By Stephen Gandel
February 13, 2014

FORTUNE — Warren Buffett’s company appears to be looking to sell its entire stake in the company that used to own the Washington Post.

Berkshire Hathaway (BRKA) is the largest investor in Graham Holdings (GHC), which was renamed from The Washington Post Company last year after the company sold its namesake paper to Amazon (AMZN) CEO Jeff Bezos. Graham Holdings still owns the educational company Kaplan, as well as a number of television stations and news website pioneer Slate. Berkshire, through various entities, owns about $1.13 billion worth of Graham Holdings, or nearly a quarter of the company’s shares, and has owned the stock in the company for more than four decades.

According to a late Wednesday filing on the SEC’s website, Berkshire and Graham Holdings are negotiating a stock swap that would involve Berkshire handing its 1.7 million shares of Graham Holdings back to the company. In return, Buffett’s company would get the Berkshire shares that Graham Holdings owns, currently held in part through the Graham Holdings pension plan.

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But that wouldn’t be the end of the deal. Berkshire holds considerably more Graham Holdings shares then Graham owns of Berkshire. According to the filing, Berkshire may end up acquiring a division of Graham Holdings to make up the difference. It does not appear from the filing that it has been determined what division of Graham Holdings Berkshire might be interested in.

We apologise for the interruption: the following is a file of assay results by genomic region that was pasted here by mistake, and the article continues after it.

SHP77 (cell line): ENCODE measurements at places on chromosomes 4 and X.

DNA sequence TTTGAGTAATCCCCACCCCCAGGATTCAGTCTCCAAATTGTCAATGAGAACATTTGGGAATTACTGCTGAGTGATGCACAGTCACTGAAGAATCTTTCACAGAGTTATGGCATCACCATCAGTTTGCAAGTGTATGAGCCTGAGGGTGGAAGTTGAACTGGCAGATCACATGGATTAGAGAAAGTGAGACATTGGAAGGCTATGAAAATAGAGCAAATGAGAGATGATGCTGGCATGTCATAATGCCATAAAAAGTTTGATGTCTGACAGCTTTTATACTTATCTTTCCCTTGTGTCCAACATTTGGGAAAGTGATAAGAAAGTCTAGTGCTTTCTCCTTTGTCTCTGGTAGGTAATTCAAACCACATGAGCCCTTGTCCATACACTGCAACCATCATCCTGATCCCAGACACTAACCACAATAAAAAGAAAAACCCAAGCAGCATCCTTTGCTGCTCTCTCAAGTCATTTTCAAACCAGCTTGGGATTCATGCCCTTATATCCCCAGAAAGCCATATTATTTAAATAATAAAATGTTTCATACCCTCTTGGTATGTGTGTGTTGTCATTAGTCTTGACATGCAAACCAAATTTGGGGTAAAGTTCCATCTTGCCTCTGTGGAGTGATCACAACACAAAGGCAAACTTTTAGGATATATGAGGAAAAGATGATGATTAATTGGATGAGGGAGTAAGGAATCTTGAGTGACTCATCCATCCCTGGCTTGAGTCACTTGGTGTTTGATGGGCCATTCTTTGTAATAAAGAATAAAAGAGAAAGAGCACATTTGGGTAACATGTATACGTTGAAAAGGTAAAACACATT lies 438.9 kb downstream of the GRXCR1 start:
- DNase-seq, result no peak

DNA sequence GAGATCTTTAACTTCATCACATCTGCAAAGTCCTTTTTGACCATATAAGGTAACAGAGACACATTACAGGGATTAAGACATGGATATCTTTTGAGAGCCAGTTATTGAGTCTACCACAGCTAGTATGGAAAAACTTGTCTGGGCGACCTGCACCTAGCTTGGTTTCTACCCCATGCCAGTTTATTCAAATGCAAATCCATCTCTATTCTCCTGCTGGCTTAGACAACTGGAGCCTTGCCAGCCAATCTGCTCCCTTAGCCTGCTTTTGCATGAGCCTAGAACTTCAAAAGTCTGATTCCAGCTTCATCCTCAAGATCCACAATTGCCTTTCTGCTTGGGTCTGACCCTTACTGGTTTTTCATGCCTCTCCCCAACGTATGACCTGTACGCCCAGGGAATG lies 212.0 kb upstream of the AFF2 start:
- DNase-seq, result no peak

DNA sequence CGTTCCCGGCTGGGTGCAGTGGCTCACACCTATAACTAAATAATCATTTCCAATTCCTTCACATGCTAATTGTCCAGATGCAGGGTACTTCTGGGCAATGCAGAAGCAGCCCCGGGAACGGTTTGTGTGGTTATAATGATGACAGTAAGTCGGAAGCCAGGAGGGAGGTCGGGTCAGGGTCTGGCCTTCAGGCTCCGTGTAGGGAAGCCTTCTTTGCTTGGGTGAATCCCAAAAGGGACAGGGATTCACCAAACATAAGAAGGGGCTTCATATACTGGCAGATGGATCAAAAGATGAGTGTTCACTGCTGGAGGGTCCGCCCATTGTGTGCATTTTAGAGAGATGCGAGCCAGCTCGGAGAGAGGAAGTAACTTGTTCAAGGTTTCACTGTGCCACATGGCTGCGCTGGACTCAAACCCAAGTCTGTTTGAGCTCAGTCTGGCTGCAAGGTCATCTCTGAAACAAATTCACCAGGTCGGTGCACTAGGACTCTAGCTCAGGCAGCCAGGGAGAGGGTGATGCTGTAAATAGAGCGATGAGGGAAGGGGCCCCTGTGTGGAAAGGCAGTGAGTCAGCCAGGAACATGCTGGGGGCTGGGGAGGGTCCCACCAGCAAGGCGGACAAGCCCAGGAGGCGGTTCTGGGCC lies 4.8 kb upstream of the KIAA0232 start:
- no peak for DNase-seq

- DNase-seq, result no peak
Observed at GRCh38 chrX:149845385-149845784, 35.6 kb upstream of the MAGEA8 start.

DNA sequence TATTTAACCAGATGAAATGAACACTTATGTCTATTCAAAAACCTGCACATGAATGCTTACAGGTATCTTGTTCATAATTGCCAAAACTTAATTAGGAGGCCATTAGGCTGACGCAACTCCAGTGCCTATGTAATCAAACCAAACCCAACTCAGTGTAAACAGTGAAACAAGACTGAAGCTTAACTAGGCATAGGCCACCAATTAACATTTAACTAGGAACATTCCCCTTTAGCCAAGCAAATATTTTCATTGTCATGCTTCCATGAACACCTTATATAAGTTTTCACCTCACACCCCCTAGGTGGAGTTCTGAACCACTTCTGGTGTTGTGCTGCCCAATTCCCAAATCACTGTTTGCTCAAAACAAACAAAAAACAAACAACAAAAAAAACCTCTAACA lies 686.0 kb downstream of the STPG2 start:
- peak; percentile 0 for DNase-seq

While Graham Holdings might lose its largest shareholder, the deal could also be good for the family-led company. Graham has been buying back its own stock for many years. Acquiring the shares owned by Berkshire would allow Graham to pick up a big chuck of its own shares in one transaction at a set price. Also, the tax-free nature of the swap could make it advantageous for all parties.

The deal is not final and could still be called off if, for example, the prices of the companies’ shares move on the news.

Berkshire has had a long history with Graham Holdings and its predecessor. Berkshire first bought shares of the company back in 1970s. He became a close confidant and personal friend to The Washington Post’s long-time CEO Katharine Graham, who died in 2001. In the late 1970s, Graham followed Buffett’s advice on how to restructure the company’s pension plan. As a result, Graham Holding’s pension plan is one of the best funded in corporate America. Buffett has also done two stints as a member of the company’s board of directors.

The deal is also another example of Buffett investing prowess. Berkshire paid about $11 million for its stake in Graham Holdings, giving Buffett’s company a profit of at least $1.1 billion, for a compounded return of roughly 12.3% a year over the past 40 years. Buffett’s total return is more than that, because that calculation doesn’t include the dividends Berkshire has collected along the way. That’s far better than the S&P 500 (SPX), which had a compounded return of 7.7% in the same time period.

Buffett has done stock swap acquisitions before. The most recent one was in December when he swapped his stake in ConocoPhillips for a division of the company that made lubricant used in transporting oil through pipelines.

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